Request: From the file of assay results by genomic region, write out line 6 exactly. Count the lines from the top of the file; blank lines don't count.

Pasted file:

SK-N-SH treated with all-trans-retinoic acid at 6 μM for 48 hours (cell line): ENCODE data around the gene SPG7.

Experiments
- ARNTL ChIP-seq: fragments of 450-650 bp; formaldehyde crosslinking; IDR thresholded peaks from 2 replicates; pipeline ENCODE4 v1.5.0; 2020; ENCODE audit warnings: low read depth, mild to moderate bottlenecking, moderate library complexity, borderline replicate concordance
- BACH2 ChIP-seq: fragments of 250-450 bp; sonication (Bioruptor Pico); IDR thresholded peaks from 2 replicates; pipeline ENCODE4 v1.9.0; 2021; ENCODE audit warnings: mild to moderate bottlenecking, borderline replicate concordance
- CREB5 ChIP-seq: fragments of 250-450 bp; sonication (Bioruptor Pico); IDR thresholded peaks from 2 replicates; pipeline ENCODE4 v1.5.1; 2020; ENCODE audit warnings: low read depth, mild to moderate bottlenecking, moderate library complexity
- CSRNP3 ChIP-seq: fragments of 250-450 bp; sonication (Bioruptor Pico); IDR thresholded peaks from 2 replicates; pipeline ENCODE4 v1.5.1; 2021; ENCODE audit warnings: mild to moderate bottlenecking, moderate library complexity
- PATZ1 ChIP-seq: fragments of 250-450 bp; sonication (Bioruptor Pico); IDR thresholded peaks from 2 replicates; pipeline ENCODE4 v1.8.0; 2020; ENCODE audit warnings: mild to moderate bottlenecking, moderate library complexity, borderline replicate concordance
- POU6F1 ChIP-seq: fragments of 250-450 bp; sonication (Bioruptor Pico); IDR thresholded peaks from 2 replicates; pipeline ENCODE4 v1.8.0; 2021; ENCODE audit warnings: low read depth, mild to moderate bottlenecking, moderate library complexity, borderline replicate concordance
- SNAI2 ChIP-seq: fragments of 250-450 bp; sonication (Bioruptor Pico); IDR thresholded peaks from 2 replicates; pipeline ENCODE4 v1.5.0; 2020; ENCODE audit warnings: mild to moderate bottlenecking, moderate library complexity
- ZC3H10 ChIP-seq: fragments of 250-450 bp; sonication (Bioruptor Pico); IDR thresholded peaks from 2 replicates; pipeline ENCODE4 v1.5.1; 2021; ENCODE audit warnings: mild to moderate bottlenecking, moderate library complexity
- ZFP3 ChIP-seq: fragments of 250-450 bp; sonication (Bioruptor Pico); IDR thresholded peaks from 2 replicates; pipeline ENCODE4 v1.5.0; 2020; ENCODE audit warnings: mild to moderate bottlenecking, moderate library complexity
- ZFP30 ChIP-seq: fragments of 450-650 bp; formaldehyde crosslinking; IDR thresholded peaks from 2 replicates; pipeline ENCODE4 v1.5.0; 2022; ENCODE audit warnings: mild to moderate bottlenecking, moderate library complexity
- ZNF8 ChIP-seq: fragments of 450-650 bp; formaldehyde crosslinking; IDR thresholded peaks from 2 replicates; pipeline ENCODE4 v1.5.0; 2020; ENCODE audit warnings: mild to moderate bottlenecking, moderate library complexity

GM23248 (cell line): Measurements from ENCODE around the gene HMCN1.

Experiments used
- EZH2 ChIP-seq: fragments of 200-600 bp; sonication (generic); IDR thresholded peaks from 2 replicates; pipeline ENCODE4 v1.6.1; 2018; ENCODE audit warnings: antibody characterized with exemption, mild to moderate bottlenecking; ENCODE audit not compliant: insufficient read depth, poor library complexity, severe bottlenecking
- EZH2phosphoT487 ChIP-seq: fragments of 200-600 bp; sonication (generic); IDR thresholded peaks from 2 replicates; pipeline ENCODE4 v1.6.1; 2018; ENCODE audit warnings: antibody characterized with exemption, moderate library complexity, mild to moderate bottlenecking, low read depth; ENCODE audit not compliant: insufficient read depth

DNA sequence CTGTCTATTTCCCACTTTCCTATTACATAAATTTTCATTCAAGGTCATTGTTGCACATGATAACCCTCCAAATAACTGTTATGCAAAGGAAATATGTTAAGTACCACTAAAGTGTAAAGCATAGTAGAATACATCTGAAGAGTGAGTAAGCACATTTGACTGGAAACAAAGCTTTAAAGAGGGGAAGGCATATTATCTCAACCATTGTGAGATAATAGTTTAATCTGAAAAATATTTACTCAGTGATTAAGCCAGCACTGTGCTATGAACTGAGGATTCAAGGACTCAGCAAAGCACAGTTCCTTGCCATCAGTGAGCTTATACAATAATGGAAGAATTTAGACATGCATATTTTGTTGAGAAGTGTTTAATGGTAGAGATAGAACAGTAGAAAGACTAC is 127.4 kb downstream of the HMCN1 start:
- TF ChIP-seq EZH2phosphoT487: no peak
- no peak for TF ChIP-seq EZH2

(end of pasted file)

- CSRNP3 ChIP-seq: fragments of 250-450 bp; sonication (Bioruptor Pico); IDR thresholded peaks from 2 replicates; pipeline ENCODE4 v1.5.1; 2021; ENCODE audit warnings: mild to moderate bottlenecking, moderate library complexity